On 24 May 2015, Pope Francis published the encyclical Laudato Si’: On Care for Our Common Home. In this document he explores some of the ecological crises facing the world today and invites us into a dialogue about how best to approach them from within the Catholic theological tradition.

Naturally, this document caused some controversy because of the pope’s position concerning climate change. However, it is important to point out that even the pope recognises that 'the Church does not presume to settle scientific questions or to replace politics' (LS, §188). It's okay for Catholics to disagree about the specific claims being made about climate change when they are of a scientific nature. The point was to encourage debate so that we could reflect on how ecological questions should be shaped by the Church’s thinking: biblically, theologically and philosophically. Unfortunately, because the political rhetoric surrounding ecological questions and climate change can be so heated, it can be difficult to take a step back to think through the issues in a way that doesn’t lead to the false dichotomies politics so often inflicts on us.

To read Pope Francis is to read somebody who is not imprisoned within those false dichotomies. This is because he is someone formed by the principles of Catholic Social Teaching and applies them with great thoughtfulness to the question of ecology.

One of the ideas that is central to the text, and one that proves this thoughtfulness, is that of an integral ecology. What does he mean by this?

Everything is connected

The idea of an integral ecology is one that builds upon something Pope Benedict XVI spoke about in his great social encyclical Caritas in Veritate, namely the notion of an integral human development. Benedict argued that the 'book of nature is one and indivisible: it takes in not only the environment but also life, sexuality, marriage, the family, social relations …' (CV, §51) In other words, human nature (with everything that entails physically and morally) is bound up with the rest of nature and cannot be separated from it.

Imbalance is created when the good of one is sought at the expense of the other. The 'decisive issue is the overall moral tenor of society', Benedict wrote, and unless we restore that, no amount of economic incentives or deterrents will work (§51). To lose our conscience in one area is to lose our conscience in the other because how we think about ourselves and act towards each other inevitably affects how we think about and act towards creation (and vice versa).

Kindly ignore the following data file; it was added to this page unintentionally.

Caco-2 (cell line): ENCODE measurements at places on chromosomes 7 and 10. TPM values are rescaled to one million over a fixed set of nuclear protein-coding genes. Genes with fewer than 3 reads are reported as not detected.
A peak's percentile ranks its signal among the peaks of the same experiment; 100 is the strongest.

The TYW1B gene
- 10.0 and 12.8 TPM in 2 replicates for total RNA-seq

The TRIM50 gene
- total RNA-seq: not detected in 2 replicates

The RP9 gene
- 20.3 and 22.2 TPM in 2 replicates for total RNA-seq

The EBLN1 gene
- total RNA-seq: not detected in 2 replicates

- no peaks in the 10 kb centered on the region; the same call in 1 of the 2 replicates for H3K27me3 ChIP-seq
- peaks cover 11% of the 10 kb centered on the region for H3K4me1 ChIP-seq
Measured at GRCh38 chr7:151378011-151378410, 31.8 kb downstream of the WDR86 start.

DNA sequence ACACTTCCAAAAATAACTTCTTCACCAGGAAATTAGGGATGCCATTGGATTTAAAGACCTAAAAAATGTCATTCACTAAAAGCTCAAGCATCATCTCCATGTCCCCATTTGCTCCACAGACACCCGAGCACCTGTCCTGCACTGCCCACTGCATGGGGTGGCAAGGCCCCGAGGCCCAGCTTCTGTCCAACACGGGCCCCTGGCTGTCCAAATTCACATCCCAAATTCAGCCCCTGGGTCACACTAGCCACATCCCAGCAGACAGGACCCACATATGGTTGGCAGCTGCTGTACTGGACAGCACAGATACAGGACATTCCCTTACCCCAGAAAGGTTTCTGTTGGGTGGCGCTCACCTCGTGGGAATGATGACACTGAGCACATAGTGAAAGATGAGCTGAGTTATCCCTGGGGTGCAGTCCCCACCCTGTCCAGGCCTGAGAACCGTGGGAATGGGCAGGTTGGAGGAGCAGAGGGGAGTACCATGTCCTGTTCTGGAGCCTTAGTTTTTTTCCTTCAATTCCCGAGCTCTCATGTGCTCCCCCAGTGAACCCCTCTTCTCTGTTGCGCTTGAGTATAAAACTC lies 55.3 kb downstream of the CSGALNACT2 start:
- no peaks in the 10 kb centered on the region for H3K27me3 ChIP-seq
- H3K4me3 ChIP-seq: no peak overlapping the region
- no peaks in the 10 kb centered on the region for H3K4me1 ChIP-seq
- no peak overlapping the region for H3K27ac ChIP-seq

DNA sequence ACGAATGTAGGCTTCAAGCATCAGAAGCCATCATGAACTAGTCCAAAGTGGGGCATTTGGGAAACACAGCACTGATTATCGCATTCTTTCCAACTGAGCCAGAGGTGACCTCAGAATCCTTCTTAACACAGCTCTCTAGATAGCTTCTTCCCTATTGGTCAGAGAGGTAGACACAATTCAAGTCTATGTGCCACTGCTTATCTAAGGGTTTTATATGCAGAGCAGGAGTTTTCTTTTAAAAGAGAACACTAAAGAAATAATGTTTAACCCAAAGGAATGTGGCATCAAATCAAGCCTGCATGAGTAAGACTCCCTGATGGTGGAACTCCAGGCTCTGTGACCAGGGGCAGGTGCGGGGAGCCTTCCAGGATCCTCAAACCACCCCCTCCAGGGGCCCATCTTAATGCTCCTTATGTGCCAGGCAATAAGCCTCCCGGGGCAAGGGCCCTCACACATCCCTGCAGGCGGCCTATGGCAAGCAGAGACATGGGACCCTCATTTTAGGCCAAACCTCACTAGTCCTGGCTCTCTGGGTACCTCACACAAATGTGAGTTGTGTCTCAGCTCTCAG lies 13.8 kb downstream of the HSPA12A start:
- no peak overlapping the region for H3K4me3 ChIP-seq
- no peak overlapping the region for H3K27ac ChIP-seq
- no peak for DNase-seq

Pope Francis explicitly elaborates on this idea in the opening chapter of Laudato Si' (§6). The essence of his argument boils down to this human element of ecology. When we debase creation, we debase ourselves:

'The destruction of the human environment is extremely serious, not only because God has entrusted the world to us men and women, but because human life is itself a gift which must be defended from various forms of debasement' (§5, emphasis added).

He does not want us to see human development and ecological conservation as mutually exclusive ideas but as nested within one another. Precisely because we have bodies, we are part of nature, we have a 'direct relationship with the environment and with other living beings' (§155). To speak of the environment is in fact to speak of this relationship:

'Nature cannot be regarded as something separate from ourselves or as a mere setting in which we live. We are part of nature, included in it and thus in constant interaction with it' (§139).